RIP

I didn’t know Troy Davis. In all likelihood, neither did you.

I also didn’t know the facts of his case. But again, neither did you.

And neither did the Georgia jury that convicted him and sentenced him to death.

I was having dinner with friends earlier when I rejoiced at a news scroll that gave me, in my eternal optimism and without audible commentary, the impression that SCOTUS had granted a stay to keep Troy Davis alive at least long enough for a non-southern-prosecutor-compiled-panel to consider the very strong evidence that he was probably not guilty. Being a person inexplicably subject to said optimism, I actually believed it was likely that the Supreme Court, the final arbiter of fairness and “justice” in this country, would at least take another minute out of their very busy schedule to look at the case to determine whether they would just hear argument as to whether Georgia had a reasonable basis upon which to justify this taking of human life.

I was wrong.

I have yet to write anything via this blog about the perpetual travesty that is America’s current capital punishment regime. And I won’t really expound on it now, mostly because I was (due to the aforementioned optimism and poorly worded news scroll) caught off guard and am currently somewhat crushed.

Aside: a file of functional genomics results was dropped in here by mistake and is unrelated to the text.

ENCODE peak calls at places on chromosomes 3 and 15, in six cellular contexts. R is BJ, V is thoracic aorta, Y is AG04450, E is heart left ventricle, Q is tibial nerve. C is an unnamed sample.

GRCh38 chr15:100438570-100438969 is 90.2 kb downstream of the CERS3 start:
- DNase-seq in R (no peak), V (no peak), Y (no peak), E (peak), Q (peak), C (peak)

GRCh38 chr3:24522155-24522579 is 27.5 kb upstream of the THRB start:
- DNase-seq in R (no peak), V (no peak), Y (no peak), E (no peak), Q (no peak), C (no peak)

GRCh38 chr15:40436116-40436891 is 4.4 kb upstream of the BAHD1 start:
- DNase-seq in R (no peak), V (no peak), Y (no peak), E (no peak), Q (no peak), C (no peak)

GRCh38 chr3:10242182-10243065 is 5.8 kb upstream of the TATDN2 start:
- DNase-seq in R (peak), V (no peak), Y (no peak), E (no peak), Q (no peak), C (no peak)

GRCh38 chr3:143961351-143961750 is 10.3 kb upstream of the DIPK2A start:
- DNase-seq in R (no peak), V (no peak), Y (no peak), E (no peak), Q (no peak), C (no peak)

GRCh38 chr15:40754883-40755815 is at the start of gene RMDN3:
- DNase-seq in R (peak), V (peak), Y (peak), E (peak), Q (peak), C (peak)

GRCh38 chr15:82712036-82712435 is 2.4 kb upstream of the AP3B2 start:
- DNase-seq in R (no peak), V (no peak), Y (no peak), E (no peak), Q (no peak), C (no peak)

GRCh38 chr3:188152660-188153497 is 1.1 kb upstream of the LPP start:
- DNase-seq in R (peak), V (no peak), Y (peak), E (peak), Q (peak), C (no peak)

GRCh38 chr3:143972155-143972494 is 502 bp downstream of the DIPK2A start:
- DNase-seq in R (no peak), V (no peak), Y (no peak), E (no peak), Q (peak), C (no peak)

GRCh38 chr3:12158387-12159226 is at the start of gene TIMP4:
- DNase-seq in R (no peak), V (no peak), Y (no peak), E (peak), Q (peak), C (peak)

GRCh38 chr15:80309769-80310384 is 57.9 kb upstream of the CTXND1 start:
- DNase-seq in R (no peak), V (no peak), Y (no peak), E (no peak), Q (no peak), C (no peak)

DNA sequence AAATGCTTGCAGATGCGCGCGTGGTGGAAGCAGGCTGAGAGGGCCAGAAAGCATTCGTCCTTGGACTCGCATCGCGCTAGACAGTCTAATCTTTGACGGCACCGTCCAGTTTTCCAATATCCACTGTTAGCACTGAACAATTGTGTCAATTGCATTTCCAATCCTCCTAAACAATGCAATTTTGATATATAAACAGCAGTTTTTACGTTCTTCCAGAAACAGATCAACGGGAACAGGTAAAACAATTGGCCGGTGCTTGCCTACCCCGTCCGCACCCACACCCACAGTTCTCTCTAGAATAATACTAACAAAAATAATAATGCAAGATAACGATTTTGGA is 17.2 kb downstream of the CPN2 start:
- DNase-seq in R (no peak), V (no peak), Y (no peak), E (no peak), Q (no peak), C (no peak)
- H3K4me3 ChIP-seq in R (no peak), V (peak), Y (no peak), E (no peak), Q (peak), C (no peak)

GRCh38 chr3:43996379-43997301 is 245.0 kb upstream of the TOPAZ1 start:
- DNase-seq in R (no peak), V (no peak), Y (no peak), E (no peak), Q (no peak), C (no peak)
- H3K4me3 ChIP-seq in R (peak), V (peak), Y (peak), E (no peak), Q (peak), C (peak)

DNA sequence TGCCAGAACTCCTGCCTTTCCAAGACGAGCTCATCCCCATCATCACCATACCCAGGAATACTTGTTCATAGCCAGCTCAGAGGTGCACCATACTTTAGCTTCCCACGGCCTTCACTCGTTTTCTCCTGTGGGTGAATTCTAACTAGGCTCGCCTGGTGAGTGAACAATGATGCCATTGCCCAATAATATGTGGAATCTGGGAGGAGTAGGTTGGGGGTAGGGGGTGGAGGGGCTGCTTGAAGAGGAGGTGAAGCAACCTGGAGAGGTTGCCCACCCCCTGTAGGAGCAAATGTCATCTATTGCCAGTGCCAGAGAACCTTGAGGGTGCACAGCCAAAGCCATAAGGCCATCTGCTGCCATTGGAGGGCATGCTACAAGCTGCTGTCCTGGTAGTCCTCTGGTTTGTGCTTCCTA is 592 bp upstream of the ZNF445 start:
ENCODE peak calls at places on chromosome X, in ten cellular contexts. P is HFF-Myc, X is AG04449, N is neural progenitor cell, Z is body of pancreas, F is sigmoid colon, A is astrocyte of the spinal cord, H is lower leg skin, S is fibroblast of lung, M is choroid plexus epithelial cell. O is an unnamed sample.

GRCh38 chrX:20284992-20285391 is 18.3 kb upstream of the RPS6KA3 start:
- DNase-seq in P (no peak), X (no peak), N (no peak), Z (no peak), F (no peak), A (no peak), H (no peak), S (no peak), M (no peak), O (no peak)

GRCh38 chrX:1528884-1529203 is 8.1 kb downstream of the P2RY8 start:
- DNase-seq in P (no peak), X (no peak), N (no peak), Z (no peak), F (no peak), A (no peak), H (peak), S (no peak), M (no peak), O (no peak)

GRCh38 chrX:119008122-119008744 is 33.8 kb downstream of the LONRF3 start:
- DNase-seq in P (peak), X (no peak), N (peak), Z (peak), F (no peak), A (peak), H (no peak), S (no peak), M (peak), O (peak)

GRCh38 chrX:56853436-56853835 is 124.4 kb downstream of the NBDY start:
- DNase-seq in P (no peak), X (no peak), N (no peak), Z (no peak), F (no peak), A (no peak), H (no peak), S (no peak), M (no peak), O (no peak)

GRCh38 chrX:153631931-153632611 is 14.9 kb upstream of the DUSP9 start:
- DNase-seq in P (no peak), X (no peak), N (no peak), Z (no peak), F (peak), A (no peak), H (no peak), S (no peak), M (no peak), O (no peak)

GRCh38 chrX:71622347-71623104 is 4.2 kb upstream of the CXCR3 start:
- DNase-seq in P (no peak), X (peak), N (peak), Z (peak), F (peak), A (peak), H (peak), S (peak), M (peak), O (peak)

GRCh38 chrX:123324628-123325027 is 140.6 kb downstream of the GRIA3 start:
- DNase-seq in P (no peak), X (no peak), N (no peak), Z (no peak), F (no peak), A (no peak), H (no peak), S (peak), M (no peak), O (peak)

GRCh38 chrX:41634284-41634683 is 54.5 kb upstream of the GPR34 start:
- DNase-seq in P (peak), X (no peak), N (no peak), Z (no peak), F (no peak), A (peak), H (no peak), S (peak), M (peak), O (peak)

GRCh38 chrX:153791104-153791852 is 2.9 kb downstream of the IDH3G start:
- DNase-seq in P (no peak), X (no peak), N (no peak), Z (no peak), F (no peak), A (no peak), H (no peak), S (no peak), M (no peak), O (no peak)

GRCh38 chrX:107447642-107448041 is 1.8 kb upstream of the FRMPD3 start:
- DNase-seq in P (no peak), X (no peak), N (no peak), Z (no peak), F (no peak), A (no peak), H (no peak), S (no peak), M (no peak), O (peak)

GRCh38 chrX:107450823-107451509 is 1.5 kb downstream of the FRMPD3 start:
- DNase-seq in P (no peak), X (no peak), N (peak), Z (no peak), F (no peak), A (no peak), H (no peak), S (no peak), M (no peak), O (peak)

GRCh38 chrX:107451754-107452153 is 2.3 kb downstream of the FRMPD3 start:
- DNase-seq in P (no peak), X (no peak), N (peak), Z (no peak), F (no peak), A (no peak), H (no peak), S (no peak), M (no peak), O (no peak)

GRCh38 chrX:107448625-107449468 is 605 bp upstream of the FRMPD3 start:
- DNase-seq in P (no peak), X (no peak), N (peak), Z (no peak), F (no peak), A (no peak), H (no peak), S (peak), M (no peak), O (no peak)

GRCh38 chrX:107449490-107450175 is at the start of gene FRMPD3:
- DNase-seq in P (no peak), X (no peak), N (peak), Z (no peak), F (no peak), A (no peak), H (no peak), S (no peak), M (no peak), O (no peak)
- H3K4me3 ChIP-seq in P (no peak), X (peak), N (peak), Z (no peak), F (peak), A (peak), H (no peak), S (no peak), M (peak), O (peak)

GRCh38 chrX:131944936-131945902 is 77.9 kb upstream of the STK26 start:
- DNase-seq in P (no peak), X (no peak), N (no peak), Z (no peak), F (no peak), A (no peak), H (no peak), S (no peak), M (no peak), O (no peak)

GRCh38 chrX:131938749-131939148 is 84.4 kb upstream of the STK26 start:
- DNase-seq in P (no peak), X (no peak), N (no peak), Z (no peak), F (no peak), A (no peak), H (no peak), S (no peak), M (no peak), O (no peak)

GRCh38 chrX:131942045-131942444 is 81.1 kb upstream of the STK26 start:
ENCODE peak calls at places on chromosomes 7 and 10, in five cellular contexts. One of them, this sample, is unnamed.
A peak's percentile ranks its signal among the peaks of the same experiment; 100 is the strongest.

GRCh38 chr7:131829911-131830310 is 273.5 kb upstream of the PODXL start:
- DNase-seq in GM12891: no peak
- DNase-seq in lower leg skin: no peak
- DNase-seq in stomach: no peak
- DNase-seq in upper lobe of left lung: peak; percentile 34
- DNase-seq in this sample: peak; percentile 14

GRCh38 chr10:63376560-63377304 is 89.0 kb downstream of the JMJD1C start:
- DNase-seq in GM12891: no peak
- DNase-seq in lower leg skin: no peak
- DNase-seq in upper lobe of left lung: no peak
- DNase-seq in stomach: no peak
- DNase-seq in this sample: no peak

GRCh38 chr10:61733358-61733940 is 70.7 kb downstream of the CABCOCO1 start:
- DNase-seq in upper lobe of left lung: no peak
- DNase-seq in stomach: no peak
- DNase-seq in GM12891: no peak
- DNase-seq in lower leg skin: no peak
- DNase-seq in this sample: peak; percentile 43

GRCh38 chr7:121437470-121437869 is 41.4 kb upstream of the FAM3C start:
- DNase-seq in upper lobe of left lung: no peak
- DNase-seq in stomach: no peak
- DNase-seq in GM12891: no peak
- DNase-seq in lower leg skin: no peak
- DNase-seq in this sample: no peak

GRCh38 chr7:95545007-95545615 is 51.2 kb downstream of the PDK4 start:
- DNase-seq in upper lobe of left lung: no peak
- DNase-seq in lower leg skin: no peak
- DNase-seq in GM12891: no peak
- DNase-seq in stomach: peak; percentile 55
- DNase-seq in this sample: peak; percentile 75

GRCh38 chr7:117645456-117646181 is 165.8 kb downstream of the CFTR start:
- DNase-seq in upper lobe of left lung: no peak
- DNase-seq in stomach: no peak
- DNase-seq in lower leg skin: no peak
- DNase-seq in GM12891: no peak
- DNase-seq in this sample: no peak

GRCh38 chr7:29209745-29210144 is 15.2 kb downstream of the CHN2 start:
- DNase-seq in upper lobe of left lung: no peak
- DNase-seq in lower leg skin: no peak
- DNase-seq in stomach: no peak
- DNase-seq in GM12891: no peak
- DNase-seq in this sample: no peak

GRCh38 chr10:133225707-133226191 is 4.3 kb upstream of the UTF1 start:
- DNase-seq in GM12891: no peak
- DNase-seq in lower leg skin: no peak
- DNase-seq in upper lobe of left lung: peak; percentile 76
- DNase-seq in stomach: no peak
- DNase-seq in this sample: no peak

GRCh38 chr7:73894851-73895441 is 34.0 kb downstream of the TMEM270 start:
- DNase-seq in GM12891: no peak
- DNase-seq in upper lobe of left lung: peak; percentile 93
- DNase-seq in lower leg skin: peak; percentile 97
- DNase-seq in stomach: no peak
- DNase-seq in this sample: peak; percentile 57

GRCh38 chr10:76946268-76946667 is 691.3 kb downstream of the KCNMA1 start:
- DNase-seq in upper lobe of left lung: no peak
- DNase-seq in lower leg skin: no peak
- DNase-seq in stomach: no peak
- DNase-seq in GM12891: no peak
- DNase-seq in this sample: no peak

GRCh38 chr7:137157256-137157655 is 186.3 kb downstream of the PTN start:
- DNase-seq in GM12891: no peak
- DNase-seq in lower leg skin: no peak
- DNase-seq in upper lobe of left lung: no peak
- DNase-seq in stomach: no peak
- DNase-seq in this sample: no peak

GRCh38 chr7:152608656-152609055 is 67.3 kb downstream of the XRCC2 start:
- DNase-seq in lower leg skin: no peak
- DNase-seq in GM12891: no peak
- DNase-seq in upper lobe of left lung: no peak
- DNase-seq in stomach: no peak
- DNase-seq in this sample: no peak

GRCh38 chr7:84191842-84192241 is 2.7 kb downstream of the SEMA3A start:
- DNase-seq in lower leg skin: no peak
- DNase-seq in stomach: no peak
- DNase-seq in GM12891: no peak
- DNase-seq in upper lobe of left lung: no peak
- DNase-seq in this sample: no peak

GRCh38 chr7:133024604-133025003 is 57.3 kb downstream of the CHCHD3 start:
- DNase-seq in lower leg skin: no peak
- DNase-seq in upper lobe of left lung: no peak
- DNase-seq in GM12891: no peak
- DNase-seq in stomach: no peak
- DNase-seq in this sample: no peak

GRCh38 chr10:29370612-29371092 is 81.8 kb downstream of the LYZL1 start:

I can only hope that Troy’s story, and the countless other cases that have slipped through our justice system to allow state-sanctioned murder of people who are not guilty BEYOND A REASONABLE DOUBT, will someday alter the political landscape and effect change that will make this shit stop.

But for now, I am disgusted and disheartened.

And my optimism, that allowed me to misread that news ticker during dinner, has died a little.

This is bullshit justice.

UPDATE/CORRECTION: This p0st was, as any unplanned reaction to tragedy tends to be, factually incorrect (not to mention fairly poorly written). The Supreme Court did take a minute to think about Troy’s case. In fact, they took like four hours, while Mr. Davis was strapped to a gurney awaiting his death, to unanimously come up with a single sentence that allowed Georgia to go ahead and kill him. Regardless, it’s still bullshit.

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